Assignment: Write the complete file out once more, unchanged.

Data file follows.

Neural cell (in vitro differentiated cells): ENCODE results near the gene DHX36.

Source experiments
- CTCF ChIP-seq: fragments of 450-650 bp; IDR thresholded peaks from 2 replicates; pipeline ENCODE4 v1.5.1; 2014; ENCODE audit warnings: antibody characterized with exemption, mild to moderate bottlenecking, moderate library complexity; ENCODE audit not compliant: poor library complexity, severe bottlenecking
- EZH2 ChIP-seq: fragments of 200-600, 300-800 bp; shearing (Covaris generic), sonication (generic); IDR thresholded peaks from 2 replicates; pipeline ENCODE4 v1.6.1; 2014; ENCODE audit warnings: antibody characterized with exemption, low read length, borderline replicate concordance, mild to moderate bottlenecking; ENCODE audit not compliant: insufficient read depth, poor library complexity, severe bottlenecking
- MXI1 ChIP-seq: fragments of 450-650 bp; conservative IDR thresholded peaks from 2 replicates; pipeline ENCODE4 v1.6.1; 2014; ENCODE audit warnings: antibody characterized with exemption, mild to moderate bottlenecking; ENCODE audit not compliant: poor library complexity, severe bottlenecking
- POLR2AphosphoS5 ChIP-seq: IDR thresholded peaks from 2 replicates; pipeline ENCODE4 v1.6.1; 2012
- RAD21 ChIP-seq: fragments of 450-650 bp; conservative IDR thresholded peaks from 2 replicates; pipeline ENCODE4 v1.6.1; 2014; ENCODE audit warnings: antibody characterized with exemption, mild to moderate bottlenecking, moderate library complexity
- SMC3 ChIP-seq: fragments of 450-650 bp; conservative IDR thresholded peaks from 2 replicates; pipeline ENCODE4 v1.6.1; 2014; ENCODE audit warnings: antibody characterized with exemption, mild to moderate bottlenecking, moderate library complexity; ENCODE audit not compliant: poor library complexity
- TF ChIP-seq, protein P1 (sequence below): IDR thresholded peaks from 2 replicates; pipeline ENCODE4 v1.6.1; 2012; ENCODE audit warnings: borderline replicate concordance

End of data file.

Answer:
Neural cell (in vitro differentiated cells): ENCODE results near the gene DHX36.

Source experiments
- CTCF ChIP-seq: fragments of 450-650 bp; IDR thresholded peaks from 2 replicates; pipeline ENCODE4 v1.5.1; 2014; ENCODE audit warnings: antibody characterized with exemption, mild to moderate bottlenecking, moderate library complexity; ENCODE audit not compliant: poor library complexity, severe bottlenecking
- EZH2 ChIP-seq: fragments of 200-600, 300-800 bp; shearing (Covaris generic), sonication (generic); IDR thresholded peaks from 2 replicates; pipeline ENCODE4 v1.6.1; 2014; ENCODE audit warnings: antibody characterized with exemption, low read length, borderline replicate concordance, mild to moderate bottlenecking; ENCODE audit not compliant: insufficient read depth, poor library complexity, severe bottlenecking
- MXI1 ChIP-seq: fragments of 450-650 bp; conservative IDR thresholded peaks from 2 replicates; pipeline ENCODE4 v1.6.1; 2014; ENCODE audit warnings: antibody characterized with exemption, mild to moderate bottlenecking; ENCODE audit not compliant: poor library complexity, severe bottlenecking
- POLR2AphosphoS5 ChIP-seq: IDR thresholded peaks from 2 replicates; pipeline ENCODE4 v1.6.1; 2012
- RAD21 ChIP-seq: fragments of 450-650 bp; conservative IDR thresholded peaks from 2 replicates; pipeline ENCODE4 v1.6.1; 2014; ENCODE audit warnings: antibody characterized with exemption, mild to moderate bottlenecking, moderate library complexity
- SMC3 ChIP-seq: fragments of 450-650 bp; conservative IDR thresholded peaks from 2 replicates; pipeline ENCODE4 v1.6.1; 2014; ENCODE audit warnings: antibody characterized with exemption, mild to moderate bottlenecking, moderate library complexity; ENCODE audit not compliant: poor library complexity
- TF ChIP-seq, protein P1 (sequence below): IDR thresholded peaks from 2 replicates; pipeline ENCODE4 v1.6.1; 2012; ENCODE audit warnings: borderline replicate concordance